Preparing for Next Generation 911 Now

By Jeff Ledbetter, Michael Baker International, and Kathrine Cargo, Orleans Parish Communication

Sometimes when change comes, it is difficult and confusing.

In 2011, an extension was added to US Highway 90 Alternate on the east side of Houston, Texas. A few days after it opened, an 83-year-old grandmother accidentally entered the extension going eastbound on the westbound side of the highway, with cars coming straight at her at 65 miles per hour.

A Good Samaritan on the eastbound side of the highway saw what was happening and called 911 from his cell phone. He assumed that emergency responders would be able to see his location instantly. But the 911 dispatcher couldn’t find him because the map she was using didn’t have the new highway extension on it. The incident ended in a fiery, head-on collision that caused the grandmother to lose her life. First responders eventually located the site of the crash by overriding the system.

The reason the 911 dispatcher was unable to pinpoint the caller was because the new highway extension hadn’t been added to the GIS data being used, nor had its existence been communicated with the Houston Emergency Center or the Greater Harris County 911 Emergency Network. As a result, the computer-aided dispatch (CAD) software for the 911 center had no indication that a highway extension was even there.

Next Generation 911 (NG911) aims to upgrade emergency response systems so they can keep up with ever-evolving mobile communication and technology. For NG911 to work, features such as street centerlines and address points must be maintained at a higher level of precision than ever before. This should both excite and terrify GIS professionals who work in local and regional government. On one hand, it cements how mission critical a GIS database really is. On the other hand, amplifying existing data to this level and maintaining its accuracy is a huge undertaking.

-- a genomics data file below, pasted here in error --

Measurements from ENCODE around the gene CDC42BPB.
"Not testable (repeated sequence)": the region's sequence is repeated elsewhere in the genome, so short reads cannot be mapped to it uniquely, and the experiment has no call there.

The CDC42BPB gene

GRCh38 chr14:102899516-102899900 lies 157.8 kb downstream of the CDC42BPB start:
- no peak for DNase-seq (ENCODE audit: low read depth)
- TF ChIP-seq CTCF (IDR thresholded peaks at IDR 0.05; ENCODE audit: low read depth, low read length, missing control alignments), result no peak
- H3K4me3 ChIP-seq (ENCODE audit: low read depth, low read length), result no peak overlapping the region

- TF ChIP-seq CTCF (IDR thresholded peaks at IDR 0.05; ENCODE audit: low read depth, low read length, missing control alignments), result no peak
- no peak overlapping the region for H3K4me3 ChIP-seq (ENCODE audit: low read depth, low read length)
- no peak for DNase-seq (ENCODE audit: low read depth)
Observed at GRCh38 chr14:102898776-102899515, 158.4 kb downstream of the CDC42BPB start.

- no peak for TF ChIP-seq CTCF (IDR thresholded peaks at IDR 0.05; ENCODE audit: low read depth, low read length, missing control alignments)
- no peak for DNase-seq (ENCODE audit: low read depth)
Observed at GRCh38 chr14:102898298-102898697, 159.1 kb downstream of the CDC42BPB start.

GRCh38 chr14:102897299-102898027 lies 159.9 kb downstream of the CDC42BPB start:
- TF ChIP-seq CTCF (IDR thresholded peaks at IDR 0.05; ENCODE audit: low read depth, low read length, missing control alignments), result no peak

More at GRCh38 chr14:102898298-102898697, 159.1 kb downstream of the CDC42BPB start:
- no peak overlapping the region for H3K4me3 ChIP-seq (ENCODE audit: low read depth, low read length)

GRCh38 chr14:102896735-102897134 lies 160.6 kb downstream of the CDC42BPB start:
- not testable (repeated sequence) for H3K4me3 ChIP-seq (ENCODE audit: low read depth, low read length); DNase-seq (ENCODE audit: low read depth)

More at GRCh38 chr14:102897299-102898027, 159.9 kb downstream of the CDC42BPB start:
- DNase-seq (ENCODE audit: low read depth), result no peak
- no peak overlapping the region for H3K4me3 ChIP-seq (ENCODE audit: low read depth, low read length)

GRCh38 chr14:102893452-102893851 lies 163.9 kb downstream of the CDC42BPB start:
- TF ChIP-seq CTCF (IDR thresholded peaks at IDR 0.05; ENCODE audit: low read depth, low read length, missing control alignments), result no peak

Currently, NG911 standards are still being finalized. While that is taking place, it is imperative that GIS professionals in local and regional government explore what their role will be in this transition to NG911 and embark on creating a street centerline and addressing database that can service every internal and external partner in an enterprise GIS.

This opinion article was written by Jeff Leadbetter and Kathrine Cargo and appears in

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About the Authors

Jeff Ledbetter, GISP, PMP, is a senior project manager for Esri partner Michael Baker International, where he leads public safety and NG911 GIS projects. Ledbetter has been working in GIS since 1998 and began applying the technology to public safety in 2009. He is a member of the URISA NG911 Task Force, which supports GIS professionals in developing NG911 systems.

Kathrine Cargo, GISP, is the GIS/mapping coordinator for the Orleans Parish Communication District in New Orleans, Louisiana. She is the chair of the URISA NG911 Task Force and is a member of the National Emergency Number Association’s (NENA) GIS Data Stewardship Work Group.


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